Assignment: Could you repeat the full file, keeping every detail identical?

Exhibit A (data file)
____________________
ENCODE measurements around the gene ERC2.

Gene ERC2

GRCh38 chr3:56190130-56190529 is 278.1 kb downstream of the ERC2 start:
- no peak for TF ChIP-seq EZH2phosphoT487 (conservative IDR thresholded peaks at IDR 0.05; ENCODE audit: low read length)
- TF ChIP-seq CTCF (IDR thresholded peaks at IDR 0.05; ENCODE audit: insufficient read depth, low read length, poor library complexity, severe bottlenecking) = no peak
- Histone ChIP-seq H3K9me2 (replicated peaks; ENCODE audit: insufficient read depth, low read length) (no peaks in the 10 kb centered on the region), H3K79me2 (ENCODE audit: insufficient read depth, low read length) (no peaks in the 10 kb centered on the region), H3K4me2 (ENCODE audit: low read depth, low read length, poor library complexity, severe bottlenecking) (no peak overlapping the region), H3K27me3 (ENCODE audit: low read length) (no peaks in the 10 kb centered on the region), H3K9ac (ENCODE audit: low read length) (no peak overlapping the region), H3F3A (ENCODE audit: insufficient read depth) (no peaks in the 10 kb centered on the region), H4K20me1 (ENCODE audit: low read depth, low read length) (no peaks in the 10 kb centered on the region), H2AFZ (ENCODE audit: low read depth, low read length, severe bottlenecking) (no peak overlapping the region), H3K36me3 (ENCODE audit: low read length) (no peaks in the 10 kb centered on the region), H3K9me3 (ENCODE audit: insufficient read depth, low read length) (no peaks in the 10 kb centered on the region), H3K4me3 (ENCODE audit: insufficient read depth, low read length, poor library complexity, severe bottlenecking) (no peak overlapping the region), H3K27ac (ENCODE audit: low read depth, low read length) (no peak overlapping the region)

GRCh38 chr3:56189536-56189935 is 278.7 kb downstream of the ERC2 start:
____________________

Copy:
ENCODE measurements around the gene ERC2.

Gene ERC2

GRCh38 chr3:56190130-56190529 is 278.1 kb downstream of the ERC2 start:
- no peak for TF ChIP-seq EZH2phosphoT487 (conservative IDR thresholded peaks at IDR 0.05; ENCODE audit: low read length)
- TF ChIP-seq CTCF (IDR thresholded peaks at IDR 0.05; ENCODE audit: insufficient read depth, low read length, poor library complexity, severe bottlenecking) = no peak
- Histone ChIP-seq H3K9me2 (replicated peaks; ENCODE audit: insufficient read depth, low read length) (no peaks in the 10 kb centered on the region), H3K79me2 (ENCODE audit: insufficient read depth, low read length) (no peaks in the 10 kb centered on the region), H3K4me2 (ENCODE audit: low read depth, low read length, poor library complexity, severe bottlenecking) (no peak overlapping the region), H3K27me3 (ENCODE audit: low read length) (no peaks in the 10 kb centered on the region), H3K9ac (ENCODE audit: low read length) (no peak overlapping the region), H3F3A (ENCODE audit: insufficient read depth) (no peaks in the 10 kb centered on the region), H4K20me1 (ENCODE audit: low read depth, low read length) (no peaks in the 10 kb centered on the region), H2AFZ (ENCODE audit: low read depth, low read length, severe bottlenecking) (no peak overlapping the region), H3K36me3 (ENCODE audit: low read length) (no peaks in the 10 kb centered on the region), H3K9me3 (ENCODE audit: insufficient read depth, low read length) (no peaks in the 10 kb centered on the region), H3K4me3 (ENCODE audit: insufficient read depth, low read length, poor library complexity, severe bottlenecking) (no peak overlapping the region), H3K27ac (ENCODE audit: low read depth, low read length) (no peak overlapping the region)

GRCh38 chr3:56189536-56189935 is 278.7 kb downstream of the ERC2 start: